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What wood you like?
Acoustic Guitar Tone Woods
© Frank Ford, 5/24/98; Photos by FF, 5/23/98

I'd like to say a few words about tone woods for acoustic guitars. My aim here is to present a quick, cursory look at the woods used for guitar bodies, and to talk a little about their performance. Please understand that this little article is just a simple primer for folks who'd like a quick overview of the materials used in guitar making.

Let's take it from the top.

Acoustic guitar tops are most commonly made of spruce:

Spruce is number one on the list of strength-to-weight ratio for all the woods in the world.

So, for a given strength, a piece of spruce will weigh less. That's why it has been used in aircraft, ship masts, and a variety of other structural situations. A guitar top is a structural situation to be sure. The relentless pull of the strings demands that the top of the guitar be very strong; the need for good resonance demands that the top be as light as possible.

The next wood on that same list is cedar:

Not by coincidence, cedar is the second most popular top wood. Cedar looks a lot like redwood: darker and reddish compared to spruce.

So, what do you get with each? In a general sense, I think you get slightly crisper highs and a bit more power from spruce, and a little more mellow sound from cedar. It gets tricky describing subtleties of tone, and I'll try not to get into too much of that because there are so many variables.

There are lots of varieties of spruce, and each top will have differences in grain pattern, stiffness, density, etc. That means my generalizations are just that. In all cases it's best to hear the instrument and decide what you like! Any number of instruments seem to break the rules.

Here's a generalization based on our observations at Gryphon, where we see lots of new instruments from large manufacturers where top thickness and other factors are very consistent:

IF ALL OTHER THINGS ARE EQUAL, that is, if we're talking about guitars of the same model, size and detail of construction, by the same maker, with the same neck angle, bridge height, top thickness, species of top wood, age, then it appears:

A wide grain top will tend to produce stronger bass response:

That's because there are fewer stiff grain lines so the top is more flexible. From the flexibility comes a lower natural resonant frequency and more easily produced bass notes.

A narrow grain top will have comparatively stronger treble and more subtle bass:

This top has lots of hard grain lines, is much stronger and has a higher natural vibrating frequency.

Here's a medium grain top:

Yes, it will tend to have a tonal response that's intermediate as well. Notice also that this particular top has "stripes" of dark and light grain lines. Most of us agree that color uniformity has no real bearing on the "quality" of the top wood. Just a matter of appearance and personal taste.

What should you look for? Take your pick. Play lots of instruments and judge the tone you like for yourself. Bear in mind that business of "all things being equal." If you're going to try to predict the tone based on appearance you'd better be talking about the same model made by the same manufacturer.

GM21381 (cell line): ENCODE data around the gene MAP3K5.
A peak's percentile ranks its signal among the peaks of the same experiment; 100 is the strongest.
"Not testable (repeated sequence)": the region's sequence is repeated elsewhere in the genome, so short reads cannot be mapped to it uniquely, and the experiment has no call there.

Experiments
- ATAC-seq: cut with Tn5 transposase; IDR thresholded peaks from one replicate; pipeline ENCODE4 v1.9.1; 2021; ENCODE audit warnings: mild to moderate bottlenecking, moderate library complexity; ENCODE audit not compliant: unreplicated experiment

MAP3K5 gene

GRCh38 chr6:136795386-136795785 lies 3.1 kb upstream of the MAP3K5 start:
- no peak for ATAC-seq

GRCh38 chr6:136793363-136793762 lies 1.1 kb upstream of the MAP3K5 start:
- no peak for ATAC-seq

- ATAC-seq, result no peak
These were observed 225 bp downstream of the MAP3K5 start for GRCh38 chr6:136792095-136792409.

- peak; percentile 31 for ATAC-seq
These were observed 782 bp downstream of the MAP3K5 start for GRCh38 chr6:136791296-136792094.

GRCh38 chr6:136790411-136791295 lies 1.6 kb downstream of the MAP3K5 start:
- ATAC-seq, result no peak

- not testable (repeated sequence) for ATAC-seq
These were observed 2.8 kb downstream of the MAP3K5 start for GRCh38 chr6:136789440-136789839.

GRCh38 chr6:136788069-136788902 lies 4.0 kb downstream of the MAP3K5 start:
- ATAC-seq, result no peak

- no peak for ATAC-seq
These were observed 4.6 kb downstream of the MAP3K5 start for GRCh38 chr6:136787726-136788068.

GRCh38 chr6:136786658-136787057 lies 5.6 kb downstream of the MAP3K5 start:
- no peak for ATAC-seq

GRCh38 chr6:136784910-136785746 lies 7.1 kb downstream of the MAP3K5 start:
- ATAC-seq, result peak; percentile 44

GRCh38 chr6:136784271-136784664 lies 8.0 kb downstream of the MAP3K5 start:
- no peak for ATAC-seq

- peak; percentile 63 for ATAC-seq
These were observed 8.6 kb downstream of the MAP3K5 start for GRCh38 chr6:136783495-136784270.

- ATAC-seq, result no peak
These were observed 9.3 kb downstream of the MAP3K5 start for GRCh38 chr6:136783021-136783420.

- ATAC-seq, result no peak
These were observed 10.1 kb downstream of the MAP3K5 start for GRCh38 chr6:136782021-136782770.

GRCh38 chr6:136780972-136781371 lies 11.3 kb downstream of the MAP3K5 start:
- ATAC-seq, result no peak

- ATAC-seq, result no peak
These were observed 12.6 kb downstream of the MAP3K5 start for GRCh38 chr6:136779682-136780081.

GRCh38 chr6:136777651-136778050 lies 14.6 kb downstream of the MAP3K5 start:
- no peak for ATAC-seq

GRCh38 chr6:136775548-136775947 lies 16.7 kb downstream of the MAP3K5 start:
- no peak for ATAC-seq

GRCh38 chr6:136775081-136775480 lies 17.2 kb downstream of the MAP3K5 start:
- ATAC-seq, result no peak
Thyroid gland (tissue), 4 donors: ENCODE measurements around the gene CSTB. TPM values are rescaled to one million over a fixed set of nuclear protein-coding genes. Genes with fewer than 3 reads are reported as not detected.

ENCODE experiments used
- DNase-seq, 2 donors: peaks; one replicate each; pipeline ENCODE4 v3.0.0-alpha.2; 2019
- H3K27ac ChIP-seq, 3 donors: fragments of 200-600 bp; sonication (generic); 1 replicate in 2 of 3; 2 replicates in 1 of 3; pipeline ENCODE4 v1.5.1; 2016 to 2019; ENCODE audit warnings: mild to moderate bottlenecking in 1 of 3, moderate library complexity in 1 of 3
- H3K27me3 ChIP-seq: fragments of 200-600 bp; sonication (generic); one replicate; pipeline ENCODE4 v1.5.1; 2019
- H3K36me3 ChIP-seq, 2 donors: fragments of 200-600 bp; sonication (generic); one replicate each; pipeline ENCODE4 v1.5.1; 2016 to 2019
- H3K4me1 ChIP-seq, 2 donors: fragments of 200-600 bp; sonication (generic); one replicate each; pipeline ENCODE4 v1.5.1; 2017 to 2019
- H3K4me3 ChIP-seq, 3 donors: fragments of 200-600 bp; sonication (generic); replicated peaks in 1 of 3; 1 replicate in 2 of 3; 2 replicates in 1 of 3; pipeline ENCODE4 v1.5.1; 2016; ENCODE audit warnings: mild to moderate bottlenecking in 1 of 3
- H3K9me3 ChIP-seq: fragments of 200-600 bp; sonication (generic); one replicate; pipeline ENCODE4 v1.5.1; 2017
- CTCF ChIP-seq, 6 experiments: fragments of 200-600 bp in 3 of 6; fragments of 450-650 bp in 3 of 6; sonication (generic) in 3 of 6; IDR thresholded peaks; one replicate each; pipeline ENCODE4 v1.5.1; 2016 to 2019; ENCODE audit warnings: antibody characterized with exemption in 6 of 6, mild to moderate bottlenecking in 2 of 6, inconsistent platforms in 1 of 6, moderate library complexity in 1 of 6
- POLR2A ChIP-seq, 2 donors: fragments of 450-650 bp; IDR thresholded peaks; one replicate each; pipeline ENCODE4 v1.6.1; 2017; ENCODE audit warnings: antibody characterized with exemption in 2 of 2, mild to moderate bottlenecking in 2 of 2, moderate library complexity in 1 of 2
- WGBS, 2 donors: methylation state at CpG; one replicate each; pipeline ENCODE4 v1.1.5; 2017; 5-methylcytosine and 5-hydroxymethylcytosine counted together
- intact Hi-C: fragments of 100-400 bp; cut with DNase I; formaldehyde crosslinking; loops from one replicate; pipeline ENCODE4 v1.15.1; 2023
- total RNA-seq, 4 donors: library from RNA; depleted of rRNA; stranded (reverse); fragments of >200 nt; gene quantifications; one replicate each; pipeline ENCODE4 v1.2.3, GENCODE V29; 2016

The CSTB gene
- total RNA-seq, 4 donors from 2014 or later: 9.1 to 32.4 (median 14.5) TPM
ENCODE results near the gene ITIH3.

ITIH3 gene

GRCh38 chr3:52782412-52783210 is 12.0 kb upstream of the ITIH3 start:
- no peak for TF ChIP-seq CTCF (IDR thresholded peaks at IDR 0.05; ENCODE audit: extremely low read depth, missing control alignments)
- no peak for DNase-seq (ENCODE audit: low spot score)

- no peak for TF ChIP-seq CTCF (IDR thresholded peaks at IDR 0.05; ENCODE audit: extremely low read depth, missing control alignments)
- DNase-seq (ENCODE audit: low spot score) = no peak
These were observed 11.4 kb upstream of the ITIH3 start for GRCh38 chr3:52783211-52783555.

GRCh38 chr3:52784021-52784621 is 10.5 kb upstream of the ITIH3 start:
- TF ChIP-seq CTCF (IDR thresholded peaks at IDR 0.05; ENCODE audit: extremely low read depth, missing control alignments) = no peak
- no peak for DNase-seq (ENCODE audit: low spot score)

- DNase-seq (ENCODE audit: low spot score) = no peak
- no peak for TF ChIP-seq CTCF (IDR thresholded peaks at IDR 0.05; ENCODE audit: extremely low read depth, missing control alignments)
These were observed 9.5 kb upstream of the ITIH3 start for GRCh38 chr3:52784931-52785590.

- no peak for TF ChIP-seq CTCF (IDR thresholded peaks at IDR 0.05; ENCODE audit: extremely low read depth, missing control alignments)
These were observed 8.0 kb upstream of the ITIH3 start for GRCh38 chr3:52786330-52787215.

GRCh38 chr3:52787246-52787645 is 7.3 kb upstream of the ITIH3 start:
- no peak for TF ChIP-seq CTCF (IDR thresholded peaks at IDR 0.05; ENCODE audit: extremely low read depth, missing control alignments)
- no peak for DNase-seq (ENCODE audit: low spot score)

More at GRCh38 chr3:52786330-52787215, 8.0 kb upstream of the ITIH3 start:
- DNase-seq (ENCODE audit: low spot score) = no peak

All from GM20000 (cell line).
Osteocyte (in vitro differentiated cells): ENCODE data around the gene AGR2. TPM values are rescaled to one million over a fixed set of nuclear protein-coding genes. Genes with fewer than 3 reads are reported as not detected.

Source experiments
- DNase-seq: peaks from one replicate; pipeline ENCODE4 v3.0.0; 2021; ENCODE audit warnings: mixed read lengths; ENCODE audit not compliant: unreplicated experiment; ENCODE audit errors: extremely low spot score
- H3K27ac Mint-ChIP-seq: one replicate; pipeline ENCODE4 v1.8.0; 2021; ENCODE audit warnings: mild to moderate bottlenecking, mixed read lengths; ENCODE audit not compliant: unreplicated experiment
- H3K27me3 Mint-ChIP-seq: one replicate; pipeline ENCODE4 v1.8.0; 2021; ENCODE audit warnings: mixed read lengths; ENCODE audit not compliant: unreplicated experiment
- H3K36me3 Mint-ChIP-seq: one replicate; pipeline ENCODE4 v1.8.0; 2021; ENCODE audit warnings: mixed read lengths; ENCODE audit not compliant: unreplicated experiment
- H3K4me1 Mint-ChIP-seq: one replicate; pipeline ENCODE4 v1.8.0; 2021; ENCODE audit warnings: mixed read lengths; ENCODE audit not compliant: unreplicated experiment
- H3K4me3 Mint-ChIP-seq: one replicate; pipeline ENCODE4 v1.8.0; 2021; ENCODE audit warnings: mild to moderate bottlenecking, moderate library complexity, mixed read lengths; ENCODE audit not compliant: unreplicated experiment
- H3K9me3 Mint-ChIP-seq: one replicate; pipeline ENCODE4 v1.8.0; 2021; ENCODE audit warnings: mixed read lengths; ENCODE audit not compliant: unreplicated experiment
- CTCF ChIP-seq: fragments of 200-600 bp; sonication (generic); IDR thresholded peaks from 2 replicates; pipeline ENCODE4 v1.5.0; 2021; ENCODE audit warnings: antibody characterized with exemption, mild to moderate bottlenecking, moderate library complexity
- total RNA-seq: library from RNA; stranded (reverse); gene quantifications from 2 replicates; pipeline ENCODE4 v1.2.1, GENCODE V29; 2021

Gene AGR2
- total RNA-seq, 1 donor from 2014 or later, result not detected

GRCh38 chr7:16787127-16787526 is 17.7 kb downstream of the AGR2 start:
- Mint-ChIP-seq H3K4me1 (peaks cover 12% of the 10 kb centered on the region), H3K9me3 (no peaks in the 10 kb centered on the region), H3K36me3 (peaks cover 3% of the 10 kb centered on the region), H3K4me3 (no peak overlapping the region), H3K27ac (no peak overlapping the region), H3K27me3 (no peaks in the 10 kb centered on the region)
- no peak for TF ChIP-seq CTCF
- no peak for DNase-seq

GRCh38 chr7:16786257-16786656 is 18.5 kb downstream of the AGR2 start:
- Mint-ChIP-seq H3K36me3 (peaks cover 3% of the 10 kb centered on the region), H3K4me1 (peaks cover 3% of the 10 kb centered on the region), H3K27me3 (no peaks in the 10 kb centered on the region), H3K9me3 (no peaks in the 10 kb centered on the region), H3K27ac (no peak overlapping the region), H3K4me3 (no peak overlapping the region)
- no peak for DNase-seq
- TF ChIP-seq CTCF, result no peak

Individual luthiers, by the way, commonly take into account the stiffness of a top and may use different thickness and or bracing for tops of different stiffness. It's usually best to let the individual builder do his own thing. As a player, you can just request tone, but it's not a good idea to try to tell the builder how to achieve that!

Various species of spruce have been used for steel string guitar tops over the years, and each have their devotees. I'm not going to get into speculating about predicting the sound of individual species, partly because of the extreme difficulty in making a positive identification.

Time for an anecdote:

I attended the A.S.I.A. Symposium in 1995 and saw a number of vendors selling guitar tops in the exhibition hall. At dinner that evening I sat at a large table with Tom Humphrey, the well known classical guitar builder. Tom was talking to one of the spruce suppliers and describing how he had selected the Adirondack spruce (also known as red spruce) tops he'd bought earlier.

I asked the vendor about his spruce, "Do you know why it's called 'red' and how can you distinguish it from other spruce." He told me," I really don't know. I can't tell it apart from other species. I just have to take the word of the man who brings me the logs. He says it's red spruce."

Certainly there are general characteristics of color and grain that help in identifying species, but these characteristics overlap to such an extent that I really wonder if it's possible to make a positive identification of all samples.

Whatever the species they use most luthiers try to find top wood with as little
grain runout as possible.

Other coniferous (softwood) species are sometimes used for guitar tops. We've seen a number of redwood tops, and a few larch, fir and pine.

Some guitars are made with hardwood tops, such as mahogany. I've found that hardwood tops tend to have less response at both ends of the spectrum, producing a guitar with a very strong emphasis on midrange. Hawaiian steel guitars are almost always made with koa or mahogany tops to give them their characteristic sweet, "mellow" sound.

Before you go to the next page, and hardwoods for backs and sides, take a look at this one:

It's a ninety year old Gibson mandolin with just about the most uneven looking spruce grain I've ever seen in a good instrument's top. The two halves aren't matched at all (not unusual for early Gibson mandolins, by the way) and the treble side has the widest grain imaginable. And, wouldn't you know it, this instrument is exceptionally good sounding, and there is not the least sign of structural failure in the top!



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